posted on Feb, 1 2007 @ 09:36 PM
Not to rain on any theories, but as a sailor myself, I can tell you that once a single-handed skipper is overboard, things go from bad to worse in a
If he was any kind of sailor he likely had reefer furlings and line cleats holding most of his rigging, perhaps even an autopilot engaged. If that is
the case, once he falls over, he's a dead man, especially if he wasn't wearing a life preserver or flotation jacket. Regardless, the sailboat
simply sails on it's fixed heading without him. It gets worse;
With no pilot steering, the tiller or wheel that controls the rudder is at the mercy of currents and swells, which, even in relatively calm seas,
would begin a dangerous oscillation and soon be overwhelmed as it fights wind and seas to maintain course. The sailor would obviously continuously
make any needed corrections to compensate for waves, swells, and wind gusts that are encountered and are trying to 'fight' the vessel.
With such opposing dynamics at play, again even in relatively calm seas, only a slight swell or wave set would be enough to tack the boat dangerously
low to the waterline. It would only be a matter of time that the coincidence of a second swell meets a the banked sailboat, flooding and capsizing
If the sailor release all his lines, turned off the autopilot, neutralized his rudder, possibly even furled his sails, THEN there would be a great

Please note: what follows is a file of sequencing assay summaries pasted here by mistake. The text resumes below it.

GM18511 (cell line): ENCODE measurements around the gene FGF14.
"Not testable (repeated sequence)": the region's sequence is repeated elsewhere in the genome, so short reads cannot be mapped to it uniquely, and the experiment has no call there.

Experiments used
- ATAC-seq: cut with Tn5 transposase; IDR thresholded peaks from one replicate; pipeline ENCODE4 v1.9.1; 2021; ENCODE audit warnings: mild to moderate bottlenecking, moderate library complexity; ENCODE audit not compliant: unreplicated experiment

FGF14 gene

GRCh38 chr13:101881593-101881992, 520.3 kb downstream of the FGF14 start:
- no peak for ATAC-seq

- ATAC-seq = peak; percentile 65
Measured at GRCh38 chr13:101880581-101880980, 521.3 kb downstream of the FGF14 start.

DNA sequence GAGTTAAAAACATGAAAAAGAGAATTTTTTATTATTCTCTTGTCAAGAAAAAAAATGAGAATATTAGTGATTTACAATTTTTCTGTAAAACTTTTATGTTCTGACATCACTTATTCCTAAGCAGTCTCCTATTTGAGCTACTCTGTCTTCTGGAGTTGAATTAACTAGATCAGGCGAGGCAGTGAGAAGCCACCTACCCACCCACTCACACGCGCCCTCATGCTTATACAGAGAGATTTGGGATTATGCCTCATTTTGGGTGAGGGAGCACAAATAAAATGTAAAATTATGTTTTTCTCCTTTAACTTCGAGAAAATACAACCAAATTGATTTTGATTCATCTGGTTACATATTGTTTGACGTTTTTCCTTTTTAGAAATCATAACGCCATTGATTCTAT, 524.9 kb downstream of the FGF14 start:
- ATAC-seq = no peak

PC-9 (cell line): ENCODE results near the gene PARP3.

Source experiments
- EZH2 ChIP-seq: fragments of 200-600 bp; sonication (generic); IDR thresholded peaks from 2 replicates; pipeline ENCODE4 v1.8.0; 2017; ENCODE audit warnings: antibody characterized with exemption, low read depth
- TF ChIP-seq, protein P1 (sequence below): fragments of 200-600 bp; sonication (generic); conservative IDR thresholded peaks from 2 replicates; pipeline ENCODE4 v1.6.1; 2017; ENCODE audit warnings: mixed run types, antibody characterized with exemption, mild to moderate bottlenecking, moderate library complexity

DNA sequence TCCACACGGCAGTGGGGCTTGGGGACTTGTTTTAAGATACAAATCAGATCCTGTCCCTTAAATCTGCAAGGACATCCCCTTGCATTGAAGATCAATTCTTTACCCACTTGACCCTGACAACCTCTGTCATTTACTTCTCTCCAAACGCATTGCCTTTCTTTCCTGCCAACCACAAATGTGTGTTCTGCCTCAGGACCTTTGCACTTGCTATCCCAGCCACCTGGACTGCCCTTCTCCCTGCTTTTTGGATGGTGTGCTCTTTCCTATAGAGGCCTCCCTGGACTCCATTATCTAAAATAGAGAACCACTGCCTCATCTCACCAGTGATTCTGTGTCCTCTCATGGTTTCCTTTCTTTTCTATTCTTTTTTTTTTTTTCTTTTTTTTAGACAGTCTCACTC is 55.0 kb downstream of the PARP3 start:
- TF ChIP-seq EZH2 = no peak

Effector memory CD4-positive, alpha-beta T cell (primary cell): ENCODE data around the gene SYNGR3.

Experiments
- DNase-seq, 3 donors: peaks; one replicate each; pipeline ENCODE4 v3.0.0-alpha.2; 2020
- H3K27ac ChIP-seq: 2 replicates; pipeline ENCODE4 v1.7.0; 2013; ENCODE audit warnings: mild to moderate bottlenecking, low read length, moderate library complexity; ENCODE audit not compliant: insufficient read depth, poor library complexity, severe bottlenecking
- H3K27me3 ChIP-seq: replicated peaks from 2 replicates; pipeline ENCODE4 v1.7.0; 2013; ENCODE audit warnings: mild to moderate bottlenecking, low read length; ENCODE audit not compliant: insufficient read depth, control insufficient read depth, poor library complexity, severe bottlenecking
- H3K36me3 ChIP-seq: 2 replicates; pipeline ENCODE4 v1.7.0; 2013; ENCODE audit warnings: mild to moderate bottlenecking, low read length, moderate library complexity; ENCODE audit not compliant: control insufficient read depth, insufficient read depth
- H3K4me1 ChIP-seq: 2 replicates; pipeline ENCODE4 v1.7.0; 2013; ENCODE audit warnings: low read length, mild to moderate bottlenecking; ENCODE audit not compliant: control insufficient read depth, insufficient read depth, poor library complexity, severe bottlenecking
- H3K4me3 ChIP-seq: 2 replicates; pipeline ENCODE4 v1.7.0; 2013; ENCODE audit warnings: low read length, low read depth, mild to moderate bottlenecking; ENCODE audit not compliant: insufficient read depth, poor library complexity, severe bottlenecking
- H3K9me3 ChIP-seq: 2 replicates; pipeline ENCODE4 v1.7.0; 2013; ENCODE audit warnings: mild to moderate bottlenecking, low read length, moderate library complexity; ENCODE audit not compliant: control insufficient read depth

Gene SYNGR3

chance that the boat would continue bobbing and drifting in the water to be spotted.
I'm assuming that the sailor, if he indeed fell overboard, he did so while "under sail' and 'into the wind', which would be disastrous for him
and likely for his sailboat as well.
I'm not by any means saying this is what happened - I have no way of knowing. In fact, even if the vessel continued on its course for another
hundred miles before capsizing, it wouldn't take everything down with it, there would likely be a few bits of jetsam/flotsam debris floating nearby.
Of course, spotting a few pieces of debris on the surface from the air with no vessel or raft in sight would be very difficult indeed.
Nevertheless, I admit this outcome is much more boring than being abducted by aliens in a UFO while at sea - vessel and all. So, disregard this
completely if you wish and continue with that line of thinking - it's certainly more exciting (although our poor 'ole salt of a sailor may
As it is, compared with my scenario, perhaps an alien abduction would be preferable - he'd at least still be alive...